I arrived at my polling place a little after 10:00, parking on the side street behind the school and entering through the playground. It was brilliant because all the paper pushers were on the street in front of the school, so I didn't have to lip off that I had certainly made up my mind by now and their papers weren't going to sway me. I didn't see a line coming out of the building, which I took as a good sign. Upon entering the gym, I found about 40 or so people waiting in front of me. Not too bad... A quick glance told me that this was not a well organized polling center. The way the line was positioned, you not only could read each vote of the person using the end electronic booth, the line blocked the box where those who used the paper ballot had to come to drop off their completed ballots. Shaking my head, I booted up my iPad and settled in to read a bit while I waited. Finally a Little Man volunteer started pushing those behind me in line out the gym door away from those trying to vote, and then he reorganized those of us closer to the beginning of the line to suit his fancy. It was then that he told me I was not allowed to use my iPad. He said there were signs posted outside that you are not allowed to use cell phones in the voting area. I told him that I did not have a phone on me. He said well there are no rules for these kind of devices, but I don't want you to use it in here. "Even to read a book?", I inquired. "I want you to turn if off." After he left, the men around me shook their heads. "Give a person a little power..", one said. (Or give a little person power, I thought to myself.) What is ironic is that Little Man later pulled out his cell phone and was using it in the gym. Really?

I decided to go with the paper ballot as they had 4 stations for doing that versus 3 for electronic voting, and the electronic line was twice as long. Once I got over to the paper ballot area, they offered the option of sitting at the table to fill the ballot out, and there were four seats at the table. I took a seat there because one opened up before a traditional stand did. I will say that there was little privacy to be had. I held my ballot up at an angle to protect my vote. I still want to know why we have regressed to filling in ovals with a pen as opposed to punching the cards. Did the hanging chad fiasco in Florida ruin that for everyone? Some people completed theirs so quickly that I was wondering how they filled their ovals in so rapidly. And what is the margin for error there?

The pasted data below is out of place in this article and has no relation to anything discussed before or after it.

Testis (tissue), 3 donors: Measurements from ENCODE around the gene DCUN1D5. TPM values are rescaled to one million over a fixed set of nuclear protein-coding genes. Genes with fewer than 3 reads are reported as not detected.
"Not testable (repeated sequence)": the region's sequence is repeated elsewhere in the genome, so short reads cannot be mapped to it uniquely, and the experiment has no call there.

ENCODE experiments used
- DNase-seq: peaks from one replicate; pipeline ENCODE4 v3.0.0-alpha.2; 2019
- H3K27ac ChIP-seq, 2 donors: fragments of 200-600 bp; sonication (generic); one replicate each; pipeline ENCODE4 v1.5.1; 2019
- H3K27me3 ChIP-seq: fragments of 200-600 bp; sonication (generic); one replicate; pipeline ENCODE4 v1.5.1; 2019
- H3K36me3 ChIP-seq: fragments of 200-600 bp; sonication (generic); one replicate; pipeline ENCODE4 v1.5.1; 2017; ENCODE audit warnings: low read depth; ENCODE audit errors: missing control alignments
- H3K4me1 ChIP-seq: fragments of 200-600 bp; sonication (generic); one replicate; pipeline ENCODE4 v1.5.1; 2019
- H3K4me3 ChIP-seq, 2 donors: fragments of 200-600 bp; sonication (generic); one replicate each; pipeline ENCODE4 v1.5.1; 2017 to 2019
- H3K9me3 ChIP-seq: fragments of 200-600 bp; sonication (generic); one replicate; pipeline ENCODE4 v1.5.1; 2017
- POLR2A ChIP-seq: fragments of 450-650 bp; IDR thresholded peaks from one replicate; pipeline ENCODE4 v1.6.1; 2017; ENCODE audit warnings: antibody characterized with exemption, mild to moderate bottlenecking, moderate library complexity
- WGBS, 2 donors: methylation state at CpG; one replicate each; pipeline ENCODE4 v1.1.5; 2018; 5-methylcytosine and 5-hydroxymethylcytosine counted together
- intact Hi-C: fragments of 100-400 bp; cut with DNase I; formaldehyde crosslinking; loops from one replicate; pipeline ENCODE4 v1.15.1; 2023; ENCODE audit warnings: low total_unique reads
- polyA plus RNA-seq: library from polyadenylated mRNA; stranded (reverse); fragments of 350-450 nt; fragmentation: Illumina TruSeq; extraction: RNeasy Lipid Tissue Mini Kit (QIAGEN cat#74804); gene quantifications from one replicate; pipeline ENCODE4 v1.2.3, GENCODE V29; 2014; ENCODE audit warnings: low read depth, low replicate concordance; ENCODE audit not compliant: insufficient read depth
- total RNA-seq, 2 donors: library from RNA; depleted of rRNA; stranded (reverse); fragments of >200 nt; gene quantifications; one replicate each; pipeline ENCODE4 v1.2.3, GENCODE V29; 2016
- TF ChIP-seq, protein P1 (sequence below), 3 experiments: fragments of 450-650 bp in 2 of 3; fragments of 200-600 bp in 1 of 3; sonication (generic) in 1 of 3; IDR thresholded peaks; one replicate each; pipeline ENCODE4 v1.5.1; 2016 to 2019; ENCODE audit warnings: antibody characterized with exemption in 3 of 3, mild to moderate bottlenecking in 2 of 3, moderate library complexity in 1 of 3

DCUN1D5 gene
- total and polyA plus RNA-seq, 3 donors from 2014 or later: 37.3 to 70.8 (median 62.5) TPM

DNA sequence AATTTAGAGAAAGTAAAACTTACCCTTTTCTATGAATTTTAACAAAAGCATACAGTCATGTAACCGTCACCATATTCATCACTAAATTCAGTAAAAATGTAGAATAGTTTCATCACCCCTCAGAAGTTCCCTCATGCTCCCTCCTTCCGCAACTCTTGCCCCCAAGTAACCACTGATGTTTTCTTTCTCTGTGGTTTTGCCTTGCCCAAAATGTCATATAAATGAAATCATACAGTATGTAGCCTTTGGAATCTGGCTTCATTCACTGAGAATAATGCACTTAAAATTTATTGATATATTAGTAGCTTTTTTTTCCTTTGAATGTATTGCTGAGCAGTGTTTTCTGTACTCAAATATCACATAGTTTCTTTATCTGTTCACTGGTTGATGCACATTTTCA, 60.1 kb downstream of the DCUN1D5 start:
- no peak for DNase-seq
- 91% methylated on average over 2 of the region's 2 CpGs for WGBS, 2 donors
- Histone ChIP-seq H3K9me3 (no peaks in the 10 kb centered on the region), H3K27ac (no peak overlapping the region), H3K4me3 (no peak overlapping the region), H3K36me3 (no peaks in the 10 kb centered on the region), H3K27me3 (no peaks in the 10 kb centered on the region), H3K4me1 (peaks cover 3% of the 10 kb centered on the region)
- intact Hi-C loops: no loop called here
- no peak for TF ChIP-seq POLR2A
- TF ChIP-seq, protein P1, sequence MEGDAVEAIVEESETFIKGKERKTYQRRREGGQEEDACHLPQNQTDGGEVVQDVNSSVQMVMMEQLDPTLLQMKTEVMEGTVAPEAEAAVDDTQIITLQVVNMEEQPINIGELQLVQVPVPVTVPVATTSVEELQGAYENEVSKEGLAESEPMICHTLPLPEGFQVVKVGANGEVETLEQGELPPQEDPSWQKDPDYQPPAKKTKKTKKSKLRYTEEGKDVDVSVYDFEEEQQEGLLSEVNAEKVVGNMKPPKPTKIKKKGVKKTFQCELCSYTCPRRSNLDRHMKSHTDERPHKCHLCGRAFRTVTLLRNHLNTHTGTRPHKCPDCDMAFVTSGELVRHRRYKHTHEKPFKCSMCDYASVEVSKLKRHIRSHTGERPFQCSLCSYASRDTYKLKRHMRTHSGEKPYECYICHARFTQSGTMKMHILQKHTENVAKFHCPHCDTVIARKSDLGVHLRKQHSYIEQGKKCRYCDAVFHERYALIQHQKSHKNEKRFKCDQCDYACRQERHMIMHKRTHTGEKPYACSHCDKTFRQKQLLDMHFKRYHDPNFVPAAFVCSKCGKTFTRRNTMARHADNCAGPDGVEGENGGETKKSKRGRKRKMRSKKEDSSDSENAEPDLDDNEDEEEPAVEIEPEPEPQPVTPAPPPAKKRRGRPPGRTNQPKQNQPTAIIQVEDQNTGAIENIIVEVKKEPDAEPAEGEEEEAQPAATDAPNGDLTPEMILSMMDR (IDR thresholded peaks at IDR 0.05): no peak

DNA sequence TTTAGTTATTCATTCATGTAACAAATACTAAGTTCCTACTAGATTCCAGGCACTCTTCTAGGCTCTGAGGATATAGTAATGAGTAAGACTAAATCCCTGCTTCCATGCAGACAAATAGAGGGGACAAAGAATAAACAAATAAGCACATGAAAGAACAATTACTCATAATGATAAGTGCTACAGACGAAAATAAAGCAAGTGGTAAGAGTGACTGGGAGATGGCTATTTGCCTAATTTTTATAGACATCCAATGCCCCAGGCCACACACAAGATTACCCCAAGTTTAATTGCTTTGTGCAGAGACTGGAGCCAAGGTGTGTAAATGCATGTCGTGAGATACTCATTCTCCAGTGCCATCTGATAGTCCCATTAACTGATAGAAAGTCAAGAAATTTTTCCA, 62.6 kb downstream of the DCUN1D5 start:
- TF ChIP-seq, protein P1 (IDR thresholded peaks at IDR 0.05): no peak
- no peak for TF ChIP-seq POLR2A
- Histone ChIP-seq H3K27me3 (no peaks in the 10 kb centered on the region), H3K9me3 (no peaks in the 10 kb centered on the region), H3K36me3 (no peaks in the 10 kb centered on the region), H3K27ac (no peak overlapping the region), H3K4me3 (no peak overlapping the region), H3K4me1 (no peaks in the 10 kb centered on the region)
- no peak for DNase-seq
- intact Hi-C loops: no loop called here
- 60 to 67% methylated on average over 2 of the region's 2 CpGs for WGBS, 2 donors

At any rate, when I was done as luck would have it Little Man was collecting the paper ballots. He placed mine in the box, made sure the number counter recorded it, and told me I was done. He did not, however, give me a sticker. IPad bad, I guess. By the time I left, the line was out the door so I was grateful I came when I did. But I still want my sticker!

Friday, November 2, 2012

Frankenstorm Cuts Short our Mini-vacation

Southwest Airlines
With the continuous reports about the severity of Hurricane Sandy, AKA Frankenstorm, I was getting a little nervous about our Monday noon flight. Surprisingly my husband was pretty lackadaisical about it. He wanted to just wait and see what happened. But Andy and I were pretty convinced that if we did not get a flight out on Sunday, we probably would not be leaving before Wednesday at the earliest. When I checked with the Southwest Airlines website, they were strongly suggesting that if you had a flight out of the East coast on Monday or later you try to schedule an earlier flight.  And they were offering to change flights for free. That was the clincher for me - the airlines don't give you anything for free any more. We were scheduled to fly out of Reagan National Airport, but a quick review showed that the only two flights to St. Louis on Sunday were already full. Same with the Dulles International Airport. It appeared the flights out of Baltimore were still available, so at that point we called Southwest to make sure that they would allow us to change to a flight from a different city. Surprisingly we were able to get through to an agent. The only direct flight that still had two open seats was the one leaving Baltimore at 6:50 a.m. The agent said that flight was still pretty open. Since beggars could not afford to be choosers, we booked that flight.